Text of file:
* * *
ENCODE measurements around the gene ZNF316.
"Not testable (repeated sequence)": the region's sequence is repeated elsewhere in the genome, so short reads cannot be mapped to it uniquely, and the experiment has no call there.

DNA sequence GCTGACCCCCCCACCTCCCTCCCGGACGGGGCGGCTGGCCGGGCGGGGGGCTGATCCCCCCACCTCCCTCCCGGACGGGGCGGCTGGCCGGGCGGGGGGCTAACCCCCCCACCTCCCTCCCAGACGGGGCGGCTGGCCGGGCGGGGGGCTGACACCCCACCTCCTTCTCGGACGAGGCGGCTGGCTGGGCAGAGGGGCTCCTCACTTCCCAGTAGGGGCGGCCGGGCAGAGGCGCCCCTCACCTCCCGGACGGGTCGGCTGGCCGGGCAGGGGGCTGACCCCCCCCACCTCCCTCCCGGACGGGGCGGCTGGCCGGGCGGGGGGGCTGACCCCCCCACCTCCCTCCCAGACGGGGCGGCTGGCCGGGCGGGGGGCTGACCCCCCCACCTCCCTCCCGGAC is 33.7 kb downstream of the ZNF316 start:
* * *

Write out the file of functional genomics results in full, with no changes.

ENCODE measurements around the gene ZNF316.
"Not testable (repeated sequence)": the region's sequence is repeated elsewhere in the genome, so short reads cannot be mapped to it uniquely, and the experiment has no call there.

DNA sequence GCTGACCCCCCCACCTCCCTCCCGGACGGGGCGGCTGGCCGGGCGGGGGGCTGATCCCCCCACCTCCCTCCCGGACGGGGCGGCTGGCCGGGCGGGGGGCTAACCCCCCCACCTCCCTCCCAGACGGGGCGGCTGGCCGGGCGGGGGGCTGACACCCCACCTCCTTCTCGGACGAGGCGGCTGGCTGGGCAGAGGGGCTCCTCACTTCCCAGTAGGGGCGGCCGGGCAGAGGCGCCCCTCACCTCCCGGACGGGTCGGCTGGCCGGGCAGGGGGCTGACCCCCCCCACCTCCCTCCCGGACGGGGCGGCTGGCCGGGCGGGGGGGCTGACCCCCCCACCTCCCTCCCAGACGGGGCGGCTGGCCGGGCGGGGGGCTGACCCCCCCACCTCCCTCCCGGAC is 33.7 kb downstream of the ZNF316 start: